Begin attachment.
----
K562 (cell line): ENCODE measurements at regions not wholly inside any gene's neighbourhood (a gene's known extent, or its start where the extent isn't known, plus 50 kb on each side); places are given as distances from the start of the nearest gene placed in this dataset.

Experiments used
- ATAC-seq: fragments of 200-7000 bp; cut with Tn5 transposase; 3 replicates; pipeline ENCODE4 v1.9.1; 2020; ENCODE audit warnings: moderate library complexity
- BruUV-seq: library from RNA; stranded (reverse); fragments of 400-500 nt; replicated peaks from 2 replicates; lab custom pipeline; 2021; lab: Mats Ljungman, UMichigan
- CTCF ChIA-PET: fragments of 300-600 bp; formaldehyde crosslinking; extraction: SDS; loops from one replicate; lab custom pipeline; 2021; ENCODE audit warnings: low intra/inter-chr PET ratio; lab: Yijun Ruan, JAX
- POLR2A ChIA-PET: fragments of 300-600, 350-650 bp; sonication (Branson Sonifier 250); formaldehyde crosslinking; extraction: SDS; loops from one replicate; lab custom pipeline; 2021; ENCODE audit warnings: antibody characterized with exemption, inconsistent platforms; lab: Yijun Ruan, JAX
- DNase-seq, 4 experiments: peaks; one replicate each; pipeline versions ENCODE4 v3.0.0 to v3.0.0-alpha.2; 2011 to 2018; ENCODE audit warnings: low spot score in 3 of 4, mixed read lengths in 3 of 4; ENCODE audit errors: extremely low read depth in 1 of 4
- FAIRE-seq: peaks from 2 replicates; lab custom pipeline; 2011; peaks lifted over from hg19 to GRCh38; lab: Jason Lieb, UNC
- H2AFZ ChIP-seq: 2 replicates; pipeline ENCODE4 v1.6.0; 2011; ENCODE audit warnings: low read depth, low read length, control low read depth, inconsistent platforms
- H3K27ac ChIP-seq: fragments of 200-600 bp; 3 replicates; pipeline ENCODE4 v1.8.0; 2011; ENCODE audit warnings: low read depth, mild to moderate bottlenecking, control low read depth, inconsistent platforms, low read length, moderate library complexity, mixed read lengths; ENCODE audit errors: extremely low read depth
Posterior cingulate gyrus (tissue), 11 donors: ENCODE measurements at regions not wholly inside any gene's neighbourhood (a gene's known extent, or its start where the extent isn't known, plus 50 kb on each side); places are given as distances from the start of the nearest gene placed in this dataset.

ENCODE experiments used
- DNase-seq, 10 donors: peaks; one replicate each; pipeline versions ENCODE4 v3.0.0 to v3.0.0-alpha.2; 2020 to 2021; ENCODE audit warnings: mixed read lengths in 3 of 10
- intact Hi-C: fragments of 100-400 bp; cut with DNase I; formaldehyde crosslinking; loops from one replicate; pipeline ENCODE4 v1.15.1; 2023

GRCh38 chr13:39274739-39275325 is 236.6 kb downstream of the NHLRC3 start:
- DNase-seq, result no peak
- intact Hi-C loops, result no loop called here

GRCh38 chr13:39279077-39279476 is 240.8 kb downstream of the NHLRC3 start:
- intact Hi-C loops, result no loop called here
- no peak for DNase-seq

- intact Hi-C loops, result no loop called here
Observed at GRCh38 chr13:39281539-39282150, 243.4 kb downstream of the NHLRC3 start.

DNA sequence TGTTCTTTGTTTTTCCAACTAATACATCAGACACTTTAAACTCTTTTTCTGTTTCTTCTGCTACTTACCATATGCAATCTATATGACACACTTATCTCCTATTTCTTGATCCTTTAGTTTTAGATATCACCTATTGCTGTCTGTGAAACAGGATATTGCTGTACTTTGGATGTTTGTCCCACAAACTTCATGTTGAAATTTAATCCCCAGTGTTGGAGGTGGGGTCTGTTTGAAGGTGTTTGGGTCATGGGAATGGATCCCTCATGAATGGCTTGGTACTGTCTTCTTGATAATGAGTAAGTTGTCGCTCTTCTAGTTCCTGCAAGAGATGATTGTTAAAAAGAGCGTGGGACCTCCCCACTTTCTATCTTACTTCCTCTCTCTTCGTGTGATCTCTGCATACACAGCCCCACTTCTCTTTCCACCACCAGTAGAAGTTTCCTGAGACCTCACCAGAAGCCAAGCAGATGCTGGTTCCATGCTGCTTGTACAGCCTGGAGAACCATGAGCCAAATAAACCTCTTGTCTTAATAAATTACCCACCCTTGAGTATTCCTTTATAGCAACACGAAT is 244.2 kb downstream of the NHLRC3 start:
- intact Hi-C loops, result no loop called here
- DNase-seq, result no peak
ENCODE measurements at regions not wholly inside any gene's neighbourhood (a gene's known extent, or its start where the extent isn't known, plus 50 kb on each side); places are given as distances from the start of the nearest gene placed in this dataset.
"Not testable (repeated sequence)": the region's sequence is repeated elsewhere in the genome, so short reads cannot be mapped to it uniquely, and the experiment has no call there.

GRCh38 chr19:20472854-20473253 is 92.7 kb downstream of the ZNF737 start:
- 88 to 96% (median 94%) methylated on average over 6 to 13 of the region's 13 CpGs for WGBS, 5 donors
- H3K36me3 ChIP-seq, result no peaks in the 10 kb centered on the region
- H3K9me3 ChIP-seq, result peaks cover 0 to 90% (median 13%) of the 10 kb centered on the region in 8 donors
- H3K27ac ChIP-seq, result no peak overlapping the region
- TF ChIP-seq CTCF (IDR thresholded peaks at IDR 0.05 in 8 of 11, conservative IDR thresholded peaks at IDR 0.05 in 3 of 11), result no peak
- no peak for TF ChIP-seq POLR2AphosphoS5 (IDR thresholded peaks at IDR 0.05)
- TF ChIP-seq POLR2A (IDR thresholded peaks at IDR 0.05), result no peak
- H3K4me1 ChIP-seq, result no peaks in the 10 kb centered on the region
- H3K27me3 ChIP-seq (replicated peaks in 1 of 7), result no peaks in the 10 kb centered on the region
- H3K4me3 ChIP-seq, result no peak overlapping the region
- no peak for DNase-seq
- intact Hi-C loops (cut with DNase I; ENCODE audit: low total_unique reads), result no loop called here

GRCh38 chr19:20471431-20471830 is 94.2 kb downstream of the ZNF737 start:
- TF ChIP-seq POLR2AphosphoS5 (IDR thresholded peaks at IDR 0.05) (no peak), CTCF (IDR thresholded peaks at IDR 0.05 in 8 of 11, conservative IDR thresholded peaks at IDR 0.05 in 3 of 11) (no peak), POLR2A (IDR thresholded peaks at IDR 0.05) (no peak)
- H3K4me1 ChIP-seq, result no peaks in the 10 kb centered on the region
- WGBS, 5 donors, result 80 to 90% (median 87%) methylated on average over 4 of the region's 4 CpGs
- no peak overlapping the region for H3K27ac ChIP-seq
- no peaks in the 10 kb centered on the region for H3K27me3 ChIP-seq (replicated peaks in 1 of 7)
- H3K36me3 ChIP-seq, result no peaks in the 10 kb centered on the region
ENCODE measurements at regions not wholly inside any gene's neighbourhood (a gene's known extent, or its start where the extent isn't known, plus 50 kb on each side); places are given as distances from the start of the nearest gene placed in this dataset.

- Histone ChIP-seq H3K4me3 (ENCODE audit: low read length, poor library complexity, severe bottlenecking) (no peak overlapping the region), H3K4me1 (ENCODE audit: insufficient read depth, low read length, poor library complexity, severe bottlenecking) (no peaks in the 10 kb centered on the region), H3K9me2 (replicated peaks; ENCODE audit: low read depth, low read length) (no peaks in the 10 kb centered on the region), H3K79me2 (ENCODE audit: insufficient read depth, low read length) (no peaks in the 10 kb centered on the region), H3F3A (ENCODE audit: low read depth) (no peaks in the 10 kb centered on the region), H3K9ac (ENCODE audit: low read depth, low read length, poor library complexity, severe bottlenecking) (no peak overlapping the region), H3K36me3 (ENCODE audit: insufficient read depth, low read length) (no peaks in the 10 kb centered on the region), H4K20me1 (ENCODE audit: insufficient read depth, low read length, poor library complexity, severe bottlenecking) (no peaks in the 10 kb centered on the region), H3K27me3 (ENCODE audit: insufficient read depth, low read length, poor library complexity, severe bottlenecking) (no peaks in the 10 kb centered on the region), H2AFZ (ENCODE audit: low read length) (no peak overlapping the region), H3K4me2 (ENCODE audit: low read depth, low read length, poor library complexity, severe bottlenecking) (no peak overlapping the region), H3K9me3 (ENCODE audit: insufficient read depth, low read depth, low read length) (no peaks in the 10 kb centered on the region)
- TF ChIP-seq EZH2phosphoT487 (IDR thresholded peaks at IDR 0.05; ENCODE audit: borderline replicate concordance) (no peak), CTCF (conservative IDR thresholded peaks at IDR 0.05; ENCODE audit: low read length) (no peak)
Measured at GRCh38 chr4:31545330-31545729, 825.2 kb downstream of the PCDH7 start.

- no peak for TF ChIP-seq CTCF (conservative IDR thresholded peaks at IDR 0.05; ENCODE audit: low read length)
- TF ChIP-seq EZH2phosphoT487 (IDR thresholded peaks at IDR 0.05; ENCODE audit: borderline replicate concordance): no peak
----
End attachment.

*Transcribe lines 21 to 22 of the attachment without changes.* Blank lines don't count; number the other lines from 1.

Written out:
- intact Hi-C loops, result no loop called here
Observed at GRCh38 chr13:39281539-39282150, 243.4 kb downstream of the NHLRC3 start.